A recent report by Dr. Rhonda Patrick Ph.D. suggests that extended use of sauna may increase longevity. The report lists additional benefits of sauna use including increased endurance, easier acquisition of muscle mass, and a general increased capacity for stress tolerance. Using a sauna may also have “nootropic” like effects that promote the growth of new brain cells, improve focus, learning and memory, and may also help with depression and anxiety. Dr. Patrick uses the term “hyperthermic conditioning” to refer to the acclimatization to heat.
Hyperthermic conditioning increases the plasma volume in blood which in turn optimizes the blood flow to the heart, skeletal muscles, skin. Those who are hyperthermically conditioned will see improved cardiovascular mechanisms and lower heart rate as well as a lower core body temperature. These physiological adaptations will result in an enhanced endurance. One study shows that a 30 minute sauna session two time per week for three weeks post-workout increases the time for a runner to run to exhaustion by 32%!
Muscle Growth and Heat Shock Proteins
Hyperthermic conditioning may also lead to an increase in lean muscle mass. This is due to spike in protein synthesis cause by a process known as hormesis. Hormesis is the body’s stress response when it encounters certain stressors such as toxins. The body rapidly reacts to the stressor to prevent harm. When the body is in a hyperthermic state it induces a hormetic response which promotes the expression of a gene called heat shock factor 1 which in turn leads to production Heat Shock Proteins(HSPs). HSPs help to prevent protein damage cause by oxidative stress (which happens just by breathing!), and also helps to repair previously damaged proteins. The result is an increase in net protein synthesis and in turn, muscle growth.
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Studies show that a 30 minute intermittent hyperthermic treatment at 41 C in rats induced a robust expression of HSPs which correlated with 30% more muscle growth. The hormetic effect was measure to persist for up to 48 hours after the treatment.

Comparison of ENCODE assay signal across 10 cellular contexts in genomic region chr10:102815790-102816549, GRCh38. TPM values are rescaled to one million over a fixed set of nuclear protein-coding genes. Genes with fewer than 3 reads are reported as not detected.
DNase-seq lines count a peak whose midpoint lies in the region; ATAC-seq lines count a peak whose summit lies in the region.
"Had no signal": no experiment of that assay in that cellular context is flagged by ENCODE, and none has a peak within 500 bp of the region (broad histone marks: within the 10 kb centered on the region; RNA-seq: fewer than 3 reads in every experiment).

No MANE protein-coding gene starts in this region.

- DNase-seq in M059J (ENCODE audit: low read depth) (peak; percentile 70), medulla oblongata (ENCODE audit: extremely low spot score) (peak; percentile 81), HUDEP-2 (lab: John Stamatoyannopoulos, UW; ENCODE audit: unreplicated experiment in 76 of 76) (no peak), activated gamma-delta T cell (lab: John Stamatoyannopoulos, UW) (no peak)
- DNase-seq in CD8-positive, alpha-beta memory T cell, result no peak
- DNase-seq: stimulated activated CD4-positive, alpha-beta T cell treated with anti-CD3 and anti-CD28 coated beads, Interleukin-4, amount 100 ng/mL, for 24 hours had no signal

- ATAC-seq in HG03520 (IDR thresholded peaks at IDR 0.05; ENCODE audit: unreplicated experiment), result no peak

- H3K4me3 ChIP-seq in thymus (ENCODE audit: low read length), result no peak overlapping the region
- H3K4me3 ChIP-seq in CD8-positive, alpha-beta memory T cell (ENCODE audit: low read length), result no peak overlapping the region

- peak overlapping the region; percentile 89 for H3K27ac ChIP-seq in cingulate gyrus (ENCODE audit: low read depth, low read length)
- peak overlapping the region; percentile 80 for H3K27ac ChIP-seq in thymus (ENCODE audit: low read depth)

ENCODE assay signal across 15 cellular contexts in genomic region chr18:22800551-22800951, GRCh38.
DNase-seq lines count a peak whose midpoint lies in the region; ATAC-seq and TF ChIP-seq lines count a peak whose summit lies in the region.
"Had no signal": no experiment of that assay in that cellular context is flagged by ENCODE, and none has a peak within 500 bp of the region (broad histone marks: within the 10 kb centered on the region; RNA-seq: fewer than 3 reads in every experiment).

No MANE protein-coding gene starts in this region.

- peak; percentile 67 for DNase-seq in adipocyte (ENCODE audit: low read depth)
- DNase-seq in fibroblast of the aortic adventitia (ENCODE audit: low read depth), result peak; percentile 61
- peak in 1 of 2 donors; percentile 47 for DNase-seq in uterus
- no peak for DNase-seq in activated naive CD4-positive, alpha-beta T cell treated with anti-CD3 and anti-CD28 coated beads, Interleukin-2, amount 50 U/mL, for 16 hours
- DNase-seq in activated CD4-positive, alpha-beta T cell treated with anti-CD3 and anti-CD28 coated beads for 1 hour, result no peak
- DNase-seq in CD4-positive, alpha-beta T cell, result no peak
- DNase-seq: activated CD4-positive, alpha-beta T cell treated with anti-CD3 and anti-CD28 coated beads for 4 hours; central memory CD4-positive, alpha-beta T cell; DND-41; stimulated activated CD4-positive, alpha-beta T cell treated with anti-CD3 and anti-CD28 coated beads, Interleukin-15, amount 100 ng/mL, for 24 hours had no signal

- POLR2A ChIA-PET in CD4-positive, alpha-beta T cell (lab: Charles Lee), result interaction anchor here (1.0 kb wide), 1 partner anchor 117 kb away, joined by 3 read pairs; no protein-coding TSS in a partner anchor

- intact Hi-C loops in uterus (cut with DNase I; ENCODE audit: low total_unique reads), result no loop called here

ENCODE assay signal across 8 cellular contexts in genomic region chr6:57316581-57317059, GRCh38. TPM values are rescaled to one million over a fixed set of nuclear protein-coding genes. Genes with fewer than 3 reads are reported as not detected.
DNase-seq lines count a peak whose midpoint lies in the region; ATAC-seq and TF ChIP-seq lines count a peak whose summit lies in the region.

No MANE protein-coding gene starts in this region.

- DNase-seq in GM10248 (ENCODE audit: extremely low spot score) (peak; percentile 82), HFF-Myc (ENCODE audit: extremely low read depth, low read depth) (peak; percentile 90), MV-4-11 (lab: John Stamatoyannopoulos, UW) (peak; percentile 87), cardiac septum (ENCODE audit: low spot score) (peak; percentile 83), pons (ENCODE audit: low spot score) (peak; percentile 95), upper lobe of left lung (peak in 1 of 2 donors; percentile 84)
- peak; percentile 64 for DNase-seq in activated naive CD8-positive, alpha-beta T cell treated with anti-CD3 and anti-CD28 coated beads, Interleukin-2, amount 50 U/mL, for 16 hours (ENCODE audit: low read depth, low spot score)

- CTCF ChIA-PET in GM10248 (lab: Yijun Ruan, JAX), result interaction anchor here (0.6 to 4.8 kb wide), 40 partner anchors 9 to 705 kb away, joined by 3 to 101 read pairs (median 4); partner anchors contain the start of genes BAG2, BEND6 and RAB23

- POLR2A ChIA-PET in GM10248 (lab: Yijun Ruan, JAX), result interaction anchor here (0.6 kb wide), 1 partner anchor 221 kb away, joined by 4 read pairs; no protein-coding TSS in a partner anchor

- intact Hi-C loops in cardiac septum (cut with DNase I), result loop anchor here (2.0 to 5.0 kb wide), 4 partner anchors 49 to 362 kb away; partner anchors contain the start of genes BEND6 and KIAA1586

Release of Growth Hormone
Hypethermic conditioning may also result in a massive induction of growth hormone. Growth hormone has been known to decrease protein oxidation and degradation by as much as 50%. Studies show that two 20-minute sauna sessions at 80 C separated by a to minute cooling period elevated growth hormone by 100%. This induced growth hormone production persists for a couple of hours after sauna use.
Studies in flies and worms show that heat stress treatment increases their lifespan by up to 15% due to production of HSPs. One study looked at the relationship between sauna use and longevity. 2,315 Finnish men between the ages of 42 and 60 were studied and they found that those who used the sauna 4-7 times per week saw a 50% in deaths due to cardiovascular disease and a 24% reduction in all causes mortality (deaths not including accidental death). Take a look at Dr. Patrick’s video below for more information.
Heat Stress and the Brain
It appears the heat stress cause by sauna use induces the activation of the sympathetic nervous system in the brain. Studies show that men who stayed in 80 C sauna until exhaustion received a 310% increase in norepinephrine, a 1000% increase in prolactin and a decrease in cortisol. Norepinepherine helps with focus and attention while prolactin promotes myelin growth (which makes your brain function faster).
While there certainly seems to be significant benefits to using the sauna caution should be observed. Heat Stress can have adverse effects on the body. Dr. Patrick advises that you should not use a Sauna while drinking alcohol, while pregnant or if you have a medical condition in which heat may have adverse effects.